I like writing, but I spent much of my life writing about things that didn’t particularly interest me. Finally, as I neared the age of 60, I decided to change that. I wanted to write about things that were close to my heart: beautiful things.

So they are the focus of this blog. I could be writing about a formally beautiful object in a museum. But it could also be something sitting quietly on a shelf. Or it could be just a fleeting view that’s caught my eye, or a momentary splash of colour-on-colour at the turn of the road. Or it could be a piece of music I’ve just heard. Or a piece of poetry. Or food. And I’m sure I’ve missed things.

But I’ll also write about interesting things that I hear or read about. Isn’t there a beauty about things pleasing to the mind?

I started just writing, but my wife quickly persuaded me to include photos. I tried it and liked it. So my posts are now a mix of words and pictures, most of which I find on the internet.

What else about me?

When I first started this blog, my wife and I lived in Beijing where I was head of the regional office of the UN Agency I worked for. So at the beginning I wrote a lot about things Chinese. Then we moved to Bangkok, where again I headed up my Agency’s regional office. So for a period I wrote about Thailand and South-East Asia more generally. But we had lived in Austria for many years before moving to China, and anyway we both come from Europe – my wife is Italian while I’m half English, half French – so I often wrote about things European. Now that I’m retired and we have come back to Europe I will be writing a lot more about the Old Continent, interspersed with posts about places we have visited.

What else? We have two grown children, who had already left the nest when we moved to China, but they still figure from time to time in my posts.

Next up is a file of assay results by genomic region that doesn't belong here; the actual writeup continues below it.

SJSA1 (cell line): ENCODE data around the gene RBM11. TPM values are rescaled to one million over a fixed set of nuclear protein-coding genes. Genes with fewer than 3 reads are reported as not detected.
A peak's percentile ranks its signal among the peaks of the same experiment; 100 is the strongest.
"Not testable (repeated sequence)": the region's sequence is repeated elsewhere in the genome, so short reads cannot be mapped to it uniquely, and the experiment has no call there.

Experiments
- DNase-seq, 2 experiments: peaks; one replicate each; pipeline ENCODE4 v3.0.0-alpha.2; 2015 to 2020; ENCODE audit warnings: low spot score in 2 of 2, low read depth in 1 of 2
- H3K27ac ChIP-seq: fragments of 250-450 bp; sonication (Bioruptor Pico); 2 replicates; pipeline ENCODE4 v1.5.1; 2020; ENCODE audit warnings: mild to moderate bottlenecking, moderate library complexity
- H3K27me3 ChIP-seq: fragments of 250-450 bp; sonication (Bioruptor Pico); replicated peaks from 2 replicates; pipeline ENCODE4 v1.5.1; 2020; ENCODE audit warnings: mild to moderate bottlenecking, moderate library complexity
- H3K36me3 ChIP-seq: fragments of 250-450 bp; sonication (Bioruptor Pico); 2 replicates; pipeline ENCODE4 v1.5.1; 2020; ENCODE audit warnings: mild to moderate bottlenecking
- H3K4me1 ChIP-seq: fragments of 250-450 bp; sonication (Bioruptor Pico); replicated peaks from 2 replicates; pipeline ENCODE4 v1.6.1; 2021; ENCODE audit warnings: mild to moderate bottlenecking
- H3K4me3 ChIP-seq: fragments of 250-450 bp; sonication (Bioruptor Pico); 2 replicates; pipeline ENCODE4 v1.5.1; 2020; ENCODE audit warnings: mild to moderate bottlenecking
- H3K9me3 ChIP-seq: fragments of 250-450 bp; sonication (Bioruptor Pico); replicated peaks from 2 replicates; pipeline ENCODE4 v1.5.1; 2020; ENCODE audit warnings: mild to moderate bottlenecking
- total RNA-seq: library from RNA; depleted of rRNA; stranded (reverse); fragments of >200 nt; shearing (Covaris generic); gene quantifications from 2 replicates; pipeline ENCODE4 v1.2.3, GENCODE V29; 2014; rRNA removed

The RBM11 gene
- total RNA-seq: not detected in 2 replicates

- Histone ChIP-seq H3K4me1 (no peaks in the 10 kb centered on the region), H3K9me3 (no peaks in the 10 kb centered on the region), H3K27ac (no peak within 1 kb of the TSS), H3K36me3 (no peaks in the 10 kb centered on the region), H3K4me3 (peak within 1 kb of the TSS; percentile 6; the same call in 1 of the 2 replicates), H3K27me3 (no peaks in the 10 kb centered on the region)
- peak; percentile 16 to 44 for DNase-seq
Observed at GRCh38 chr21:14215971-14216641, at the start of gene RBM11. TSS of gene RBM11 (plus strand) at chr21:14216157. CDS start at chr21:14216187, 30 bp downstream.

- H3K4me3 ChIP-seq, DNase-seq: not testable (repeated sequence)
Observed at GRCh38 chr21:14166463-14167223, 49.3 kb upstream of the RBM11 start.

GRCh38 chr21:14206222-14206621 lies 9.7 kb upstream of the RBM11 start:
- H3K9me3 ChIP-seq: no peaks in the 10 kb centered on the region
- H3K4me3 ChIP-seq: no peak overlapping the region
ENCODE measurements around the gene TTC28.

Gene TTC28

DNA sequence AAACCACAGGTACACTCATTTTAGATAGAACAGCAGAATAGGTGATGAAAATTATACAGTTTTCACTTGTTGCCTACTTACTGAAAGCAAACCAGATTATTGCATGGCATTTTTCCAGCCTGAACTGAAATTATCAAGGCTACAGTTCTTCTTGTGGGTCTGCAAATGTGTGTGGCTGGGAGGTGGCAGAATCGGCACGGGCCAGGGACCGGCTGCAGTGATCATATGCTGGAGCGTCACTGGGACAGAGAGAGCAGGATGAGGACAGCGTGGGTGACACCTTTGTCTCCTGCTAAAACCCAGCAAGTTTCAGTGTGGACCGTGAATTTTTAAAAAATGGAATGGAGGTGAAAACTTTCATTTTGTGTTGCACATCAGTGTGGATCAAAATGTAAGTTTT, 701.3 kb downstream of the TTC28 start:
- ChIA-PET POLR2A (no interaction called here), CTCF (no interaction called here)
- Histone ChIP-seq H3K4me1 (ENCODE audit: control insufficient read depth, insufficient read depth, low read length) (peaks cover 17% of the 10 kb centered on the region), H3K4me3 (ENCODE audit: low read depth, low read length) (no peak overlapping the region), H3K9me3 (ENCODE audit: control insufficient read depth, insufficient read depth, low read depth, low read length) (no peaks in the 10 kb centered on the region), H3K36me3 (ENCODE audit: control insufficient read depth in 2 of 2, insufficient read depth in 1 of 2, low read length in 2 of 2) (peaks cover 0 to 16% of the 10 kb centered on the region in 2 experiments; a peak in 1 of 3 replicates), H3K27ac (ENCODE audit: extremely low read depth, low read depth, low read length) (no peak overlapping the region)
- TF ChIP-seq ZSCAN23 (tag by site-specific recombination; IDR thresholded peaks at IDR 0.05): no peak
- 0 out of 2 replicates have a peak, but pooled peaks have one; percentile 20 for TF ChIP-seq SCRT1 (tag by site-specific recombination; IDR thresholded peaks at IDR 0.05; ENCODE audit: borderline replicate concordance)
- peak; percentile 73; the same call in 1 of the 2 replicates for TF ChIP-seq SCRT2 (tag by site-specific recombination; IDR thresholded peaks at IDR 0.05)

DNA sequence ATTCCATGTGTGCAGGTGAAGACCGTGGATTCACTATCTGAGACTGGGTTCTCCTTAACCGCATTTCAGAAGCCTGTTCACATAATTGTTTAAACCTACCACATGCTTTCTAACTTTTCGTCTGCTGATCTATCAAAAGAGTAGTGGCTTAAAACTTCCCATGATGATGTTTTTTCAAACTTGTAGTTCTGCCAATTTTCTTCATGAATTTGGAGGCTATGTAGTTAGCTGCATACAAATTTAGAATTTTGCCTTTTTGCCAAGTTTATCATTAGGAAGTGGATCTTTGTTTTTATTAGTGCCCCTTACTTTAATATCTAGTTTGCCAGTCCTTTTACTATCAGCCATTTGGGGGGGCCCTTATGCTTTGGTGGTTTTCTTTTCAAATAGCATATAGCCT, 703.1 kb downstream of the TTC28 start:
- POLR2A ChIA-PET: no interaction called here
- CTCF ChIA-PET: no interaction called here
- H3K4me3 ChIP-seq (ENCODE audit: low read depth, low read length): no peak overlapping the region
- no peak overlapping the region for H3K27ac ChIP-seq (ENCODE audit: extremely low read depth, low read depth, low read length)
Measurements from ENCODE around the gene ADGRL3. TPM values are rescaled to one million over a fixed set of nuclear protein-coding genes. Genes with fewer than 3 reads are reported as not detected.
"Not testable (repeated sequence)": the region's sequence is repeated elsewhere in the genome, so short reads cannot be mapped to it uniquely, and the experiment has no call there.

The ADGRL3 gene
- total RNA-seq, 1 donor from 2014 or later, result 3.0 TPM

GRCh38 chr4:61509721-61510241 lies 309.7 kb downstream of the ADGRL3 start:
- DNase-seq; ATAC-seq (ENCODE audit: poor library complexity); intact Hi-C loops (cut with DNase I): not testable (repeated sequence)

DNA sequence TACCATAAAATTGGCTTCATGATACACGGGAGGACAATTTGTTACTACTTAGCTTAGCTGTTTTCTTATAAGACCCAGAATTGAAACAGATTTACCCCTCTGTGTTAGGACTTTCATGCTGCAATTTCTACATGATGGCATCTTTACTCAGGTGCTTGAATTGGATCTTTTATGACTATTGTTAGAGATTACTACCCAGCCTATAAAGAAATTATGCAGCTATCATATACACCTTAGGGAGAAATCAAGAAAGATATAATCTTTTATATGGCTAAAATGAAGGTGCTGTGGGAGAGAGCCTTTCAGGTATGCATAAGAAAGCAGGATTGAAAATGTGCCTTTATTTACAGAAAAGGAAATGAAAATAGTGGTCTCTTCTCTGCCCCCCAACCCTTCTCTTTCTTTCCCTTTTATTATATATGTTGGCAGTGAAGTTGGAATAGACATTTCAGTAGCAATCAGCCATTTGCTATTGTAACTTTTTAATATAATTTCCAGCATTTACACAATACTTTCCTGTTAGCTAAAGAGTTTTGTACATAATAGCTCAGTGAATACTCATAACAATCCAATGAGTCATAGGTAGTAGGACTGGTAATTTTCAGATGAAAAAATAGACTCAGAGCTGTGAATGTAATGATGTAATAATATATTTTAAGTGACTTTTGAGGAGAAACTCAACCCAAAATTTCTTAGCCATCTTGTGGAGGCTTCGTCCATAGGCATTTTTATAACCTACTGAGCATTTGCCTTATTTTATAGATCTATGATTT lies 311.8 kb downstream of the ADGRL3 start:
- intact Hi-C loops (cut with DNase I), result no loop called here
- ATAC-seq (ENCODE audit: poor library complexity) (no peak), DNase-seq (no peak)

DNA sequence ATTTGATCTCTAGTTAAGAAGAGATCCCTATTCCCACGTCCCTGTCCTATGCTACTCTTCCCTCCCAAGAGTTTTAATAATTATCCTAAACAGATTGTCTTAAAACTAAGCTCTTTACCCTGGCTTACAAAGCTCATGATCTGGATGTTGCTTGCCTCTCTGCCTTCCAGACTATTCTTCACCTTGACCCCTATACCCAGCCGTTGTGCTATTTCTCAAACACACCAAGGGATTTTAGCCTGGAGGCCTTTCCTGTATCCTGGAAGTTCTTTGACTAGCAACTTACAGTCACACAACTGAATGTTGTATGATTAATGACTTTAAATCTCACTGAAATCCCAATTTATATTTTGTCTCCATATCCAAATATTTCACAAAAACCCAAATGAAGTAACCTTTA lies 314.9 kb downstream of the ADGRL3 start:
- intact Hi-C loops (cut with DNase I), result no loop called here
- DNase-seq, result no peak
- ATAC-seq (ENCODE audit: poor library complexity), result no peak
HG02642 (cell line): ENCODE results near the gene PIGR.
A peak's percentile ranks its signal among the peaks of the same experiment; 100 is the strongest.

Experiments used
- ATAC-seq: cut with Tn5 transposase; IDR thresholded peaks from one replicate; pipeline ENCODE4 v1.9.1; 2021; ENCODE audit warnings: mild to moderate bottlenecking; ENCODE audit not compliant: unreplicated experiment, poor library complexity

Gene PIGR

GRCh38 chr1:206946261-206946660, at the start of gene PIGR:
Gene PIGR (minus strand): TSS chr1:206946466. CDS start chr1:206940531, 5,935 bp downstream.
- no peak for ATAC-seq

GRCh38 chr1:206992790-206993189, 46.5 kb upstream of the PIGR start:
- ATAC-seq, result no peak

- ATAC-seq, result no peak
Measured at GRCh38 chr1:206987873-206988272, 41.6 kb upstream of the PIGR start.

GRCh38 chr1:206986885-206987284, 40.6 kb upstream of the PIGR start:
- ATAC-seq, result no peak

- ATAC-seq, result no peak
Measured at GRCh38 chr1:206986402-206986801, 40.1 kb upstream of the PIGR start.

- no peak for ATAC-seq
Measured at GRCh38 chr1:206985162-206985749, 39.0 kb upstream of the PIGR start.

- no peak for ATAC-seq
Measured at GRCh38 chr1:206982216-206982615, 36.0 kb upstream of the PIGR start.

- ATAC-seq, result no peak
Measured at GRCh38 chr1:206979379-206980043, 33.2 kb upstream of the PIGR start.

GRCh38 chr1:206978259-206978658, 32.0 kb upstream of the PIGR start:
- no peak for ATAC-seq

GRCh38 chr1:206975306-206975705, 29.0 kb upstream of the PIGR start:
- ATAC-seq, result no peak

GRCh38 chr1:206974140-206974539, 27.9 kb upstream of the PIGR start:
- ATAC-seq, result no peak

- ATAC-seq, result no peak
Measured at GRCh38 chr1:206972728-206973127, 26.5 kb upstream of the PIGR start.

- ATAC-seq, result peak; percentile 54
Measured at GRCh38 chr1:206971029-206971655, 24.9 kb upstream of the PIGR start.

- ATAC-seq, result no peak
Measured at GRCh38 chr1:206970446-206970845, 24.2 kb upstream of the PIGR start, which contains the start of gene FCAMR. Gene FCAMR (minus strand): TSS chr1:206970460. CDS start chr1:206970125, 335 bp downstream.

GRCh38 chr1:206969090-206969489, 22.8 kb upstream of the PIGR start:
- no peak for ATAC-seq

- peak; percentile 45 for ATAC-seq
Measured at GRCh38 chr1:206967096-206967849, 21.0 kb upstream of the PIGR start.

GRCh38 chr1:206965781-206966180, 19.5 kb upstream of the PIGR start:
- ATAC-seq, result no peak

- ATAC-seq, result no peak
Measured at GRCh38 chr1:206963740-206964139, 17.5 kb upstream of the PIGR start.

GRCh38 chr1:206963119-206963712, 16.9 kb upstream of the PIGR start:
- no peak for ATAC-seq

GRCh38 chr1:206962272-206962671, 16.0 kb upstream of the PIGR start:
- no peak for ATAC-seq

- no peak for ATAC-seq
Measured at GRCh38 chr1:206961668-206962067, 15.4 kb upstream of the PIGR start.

I’ll let my readers figure out more about me from reading what I’ve written.

I like trees (my wife always makes fun of me when I go into a trance before a particularly beautiful tree). So I chose a tree – an apple tree, painted by the Austrian painter Gustav Klimt – as my gravatar. And I chose Abellio as my name because he is the Celtic God of the apple tree.

I hope you enjoy my posts.


Apple Tree I

21 thoughts on “HOME”

  1. I just read through the majority of your posts so far, and I’m looking forward to reading more of them! This is a fantastic idea for a blog. From your posts, I gather you’ve lived in Beijing for a while? That’s my hometown (of sorts)! Hope you’ve enjoyed your time there 😀 Looking forward to reading more from you.


  2. To whom it may concern,

    I am working on a project about Turkish Airlines and I found via Google the picture with the following adres:

    The theme of the project is “discover”. May I use this picture for my Turkish Airlines Project? If so, I’d like to give credit by mentioning your name/your homepage.

    Thank you in advance!

    Yours cincerly,

    Halil Akan


    1. Dear Halil Akan:

      I actually borrowed this photo myself. At the bottom of the post, you will see a list of photo citations. There, you will see the link where I got the photo from. Try to get permission there.

      Best regards



  3. Thanks very much for your illuminating website. Your Dream Journey notes for Italy have made me revise my travel plans!
    I knew about Ravenna, but the Early Christian art history course I took occurred so many years ago I forgot Otranto.

    Your writing is a delight. I intend to read the entire site.


  4. Hi Abellio,

    I am a long time lurker on your blog. I love your photos and posts. I am wondering if I can use one of your photos for a guidebook. It’s called The Hunt: Shanghai. It’s part of The Hunt series of guides (www.thehuntguides.com). The photo I would like to use it of the Power Station of Art. My email is sophie[dot]friedman[at]gmail[dot]com. Please write and tell me if this is OK. We will credit it to you.



  5. Just read your post from 2013 about Xu Zhimo. Very lovely. I hope he was loved by some in Cambridge and not an invisible (foreign, nonwhite) man. I have to admit, my mind slides in a overlay of assumptions about how it was for him. Partly its that beautiful picture that you thoughtfully included.